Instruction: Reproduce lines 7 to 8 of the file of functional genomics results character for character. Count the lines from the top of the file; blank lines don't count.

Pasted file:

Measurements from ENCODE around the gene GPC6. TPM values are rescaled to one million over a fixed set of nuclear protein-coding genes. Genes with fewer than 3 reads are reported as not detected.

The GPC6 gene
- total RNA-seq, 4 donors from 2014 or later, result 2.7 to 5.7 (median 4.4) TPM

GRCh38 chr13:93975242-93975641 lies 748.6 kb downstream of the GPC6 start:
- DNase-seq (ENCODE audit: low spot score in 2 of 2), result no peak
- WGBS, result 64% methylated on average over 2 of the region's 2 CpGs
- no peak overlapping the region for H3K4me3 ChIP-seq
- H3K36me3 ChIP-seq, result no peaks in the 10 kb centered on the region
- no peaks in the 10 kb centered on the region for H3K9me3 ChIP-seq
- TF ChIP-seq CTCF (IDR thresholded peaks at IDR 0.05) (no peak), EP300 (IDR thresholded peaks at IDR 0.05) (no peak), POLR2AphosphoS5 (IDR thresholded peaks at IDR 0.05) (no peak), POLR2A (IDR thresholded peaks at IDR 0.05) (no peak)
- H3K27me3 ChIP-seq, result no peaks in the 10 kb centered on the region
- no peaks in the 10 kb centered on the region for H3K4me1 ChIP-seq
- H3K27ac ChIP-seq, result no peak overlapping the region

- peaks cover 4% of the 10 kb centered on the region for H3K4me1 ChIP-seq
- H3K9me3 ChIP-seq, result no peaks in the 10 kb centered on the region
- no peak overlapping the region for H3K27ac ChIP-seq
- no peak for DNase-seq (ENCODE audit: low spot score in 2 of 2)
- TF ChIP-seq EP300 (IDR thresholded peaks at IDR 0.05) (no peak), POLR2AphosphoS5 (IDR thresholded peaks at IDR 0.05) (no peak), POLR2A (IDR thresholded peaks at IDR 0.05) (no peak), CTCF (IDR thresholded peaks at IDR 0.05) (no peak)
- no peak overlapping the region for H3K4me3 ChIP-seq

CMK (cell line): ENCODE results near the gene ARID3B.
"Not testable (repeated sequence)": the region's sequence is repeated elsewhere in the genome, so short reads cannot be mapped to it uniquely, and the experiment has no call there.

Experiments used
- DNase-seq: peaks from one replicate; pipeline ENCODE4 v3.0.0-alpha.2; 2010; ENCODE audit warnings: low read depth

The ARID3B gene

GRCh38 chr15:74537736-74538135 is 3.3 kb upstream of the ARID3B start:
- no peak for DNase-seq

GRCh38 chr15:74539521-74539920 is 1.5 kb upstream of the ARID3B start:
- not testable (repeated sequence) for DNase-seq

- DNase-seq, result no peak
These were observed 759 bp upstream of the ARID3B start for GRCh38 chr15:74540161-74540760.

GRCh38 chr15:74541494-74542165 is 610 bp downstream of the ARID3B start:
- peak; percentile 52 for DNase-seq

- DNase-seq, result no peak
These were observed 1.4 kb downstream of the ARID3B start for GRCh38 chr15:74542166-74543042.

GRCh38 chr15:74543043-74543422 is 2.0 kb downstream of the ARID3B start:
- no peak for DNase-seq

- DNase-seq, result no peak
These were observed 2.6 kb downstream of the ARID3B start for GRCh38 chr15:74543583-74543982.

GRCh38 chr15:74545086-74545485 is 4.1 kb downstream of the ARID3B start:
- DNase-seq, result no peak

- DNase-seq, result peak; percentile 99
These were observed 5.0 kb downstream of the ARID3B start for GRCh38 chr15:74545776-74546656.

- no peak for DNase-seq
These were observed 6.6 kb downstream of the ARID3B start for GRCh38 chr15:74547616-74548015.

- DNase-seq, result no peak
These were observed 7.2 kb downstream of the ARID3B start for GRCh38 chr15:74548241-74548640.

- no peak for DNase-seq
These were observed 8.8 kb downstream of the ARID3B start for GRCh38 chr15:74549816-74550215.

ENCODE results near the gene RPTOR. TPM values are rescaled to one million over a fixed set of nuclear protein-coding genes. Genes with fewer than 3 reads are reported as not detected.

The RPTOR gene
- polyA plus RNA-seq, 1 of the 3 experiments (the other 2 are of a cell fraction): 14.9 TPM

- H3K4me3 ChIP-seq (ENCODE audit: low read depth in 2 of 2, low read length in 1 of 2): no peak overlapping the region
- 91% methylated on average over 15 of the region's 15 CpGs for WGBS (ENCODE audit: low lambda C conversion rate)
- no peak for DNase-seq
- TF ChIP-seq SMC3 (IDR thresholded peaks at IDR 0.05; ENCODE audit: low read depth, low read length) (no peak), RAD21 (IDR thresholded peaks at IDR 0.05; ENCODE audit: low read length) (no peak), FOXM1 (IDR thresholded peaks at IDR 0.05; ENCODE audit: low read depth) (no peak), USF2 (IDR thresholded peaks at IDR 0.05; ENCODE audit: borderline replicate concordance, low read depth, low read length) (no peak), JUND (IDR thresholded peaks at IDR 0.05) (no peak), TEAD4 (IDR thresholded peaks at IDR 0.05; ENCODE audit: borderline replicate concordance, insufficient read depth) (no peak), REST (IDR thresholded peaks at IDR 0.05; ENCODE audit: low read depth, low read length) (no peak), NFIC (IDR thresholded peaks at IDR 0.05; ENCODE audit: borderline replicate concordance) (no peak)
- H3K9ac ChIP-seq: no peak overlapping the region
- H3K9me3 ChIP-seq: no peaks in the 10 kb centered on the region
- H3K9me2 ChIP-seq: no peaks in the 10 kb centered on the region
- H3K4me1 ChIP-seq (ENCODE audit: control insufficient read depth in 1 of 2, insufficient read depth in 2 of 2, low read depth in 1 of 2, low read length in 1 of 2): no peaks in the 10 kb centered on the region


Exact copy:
- no peak overlapping the region for H3K4me3 ChIP-seq
- H3K36me3 ChIP-seq, result no peaks in the 10 kb centered on the region